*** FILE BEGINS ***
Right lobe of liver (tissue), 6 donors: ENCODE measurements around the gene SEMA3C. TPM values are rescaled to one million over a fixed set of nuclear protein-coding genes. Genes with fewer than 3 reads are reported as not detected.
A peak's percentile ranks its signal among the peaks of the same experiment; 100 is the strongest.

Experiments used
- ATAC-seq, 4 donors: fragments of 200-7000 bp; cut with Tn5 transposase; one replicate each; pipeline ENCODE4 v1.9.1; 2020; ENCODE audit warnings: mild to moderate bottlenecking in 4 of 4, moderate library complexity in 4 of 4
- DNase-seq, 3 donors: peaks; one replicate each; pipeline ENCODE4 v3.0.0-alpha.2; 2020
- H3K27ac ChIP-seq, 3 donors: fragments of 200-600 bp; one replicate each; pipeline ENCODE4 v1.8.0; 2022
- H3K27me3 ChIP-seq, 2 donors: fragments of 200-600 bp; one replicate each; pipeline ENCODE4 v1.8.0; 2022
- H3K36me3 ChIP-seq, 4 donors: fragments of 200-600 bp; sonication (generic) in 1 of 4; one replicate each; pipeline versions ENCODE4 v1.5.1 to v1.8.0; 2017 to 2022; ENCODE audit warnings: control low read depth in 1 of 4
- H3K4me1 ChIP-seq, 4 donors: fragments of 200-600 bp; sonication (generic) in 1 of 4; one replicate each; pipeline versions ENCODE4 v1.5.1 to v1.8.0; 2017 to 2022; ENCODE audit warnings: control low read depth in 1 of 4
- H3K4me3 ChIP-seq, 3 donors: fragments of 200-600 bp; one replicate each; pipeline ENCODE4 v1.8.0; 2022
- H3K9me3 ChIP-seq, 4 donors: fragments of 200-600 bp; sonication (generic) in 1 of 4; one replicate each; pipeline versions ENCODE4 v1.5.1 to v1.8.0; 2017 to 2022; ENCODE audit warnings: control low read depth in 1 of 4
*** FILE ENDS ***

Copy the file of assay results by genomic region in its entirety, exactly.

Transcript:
Right lobe of liver (tissue), 6 donors: ENCODE measurements around the gene SEMA3C. TPM values are rescaled to one million over a fixed set of nuclear protein-coding genes. Genes with fewer than 3 reads are reported as not detected.
A peak's percentile ranks its signal among the peaks of the same experiment; 100 is the strongest.

Experiments used
- ATAC-seq, 4 donors: fragments of 200-7000 bp; cut with Tn5 transposase; one replicate each; pipeline ENCODE4 v1.9.1; 2020; ENCODE audit warnings: mild to moderate bottlenecking in 4 of 4, moderate library complexity in 4 of 4
- DNase-seq, 3 donors: peaks; one replicate each; pipeline ENCODE4 v3.0.0-alpha.2; 2020
- H3K27ac ChIP-seq, 3 donors: fragments of 200-600 bp; one replicate each; pipeline ENCODE4 v1.8.0; 2022
- H3K27me3 ChIP-seq, 2 donors: fragments of 200-600 bp; one replicate each; pipeline ENCODE4 v1.8.0; 2022
- H3K36me3 ChIP-seq, 4 donors: fragments of 200-600 bp; sonication (generic) in 1 of 4; one replicate each; pipeline versions ENCODE4 v1.5.1 to v1.8.0; 2017 to 2022; ENCODE audit warnings: control low read depth in 1 of 4
- H3K4me1 ChIP-seq, 4 donors: fragments of 200-600 bp; sonication (generic) in 1 of 4; one replicate each; pipeline versions ENCODE4 v1.5.1 to v1.8.0; 2017 to 2022; ENCODE audit warnings: control low read depth in 1 of 4
- H3K4me3 ChIP-seq, 3 donors: fragments of 200-600 bp; one replicate each; pipeline ENCODE4 v1.8.0; 2022
- H3K9me3 ChIP-seq, 4 donors: fragments of 200-600 bp; sonication (generic) in 1 of 4; one replicate each; pipeline versions ENCODE4 v1.5.1 to v1.8.0; 2017 to 2022; ENCODE audit warnings: control low read depth in 1 of 4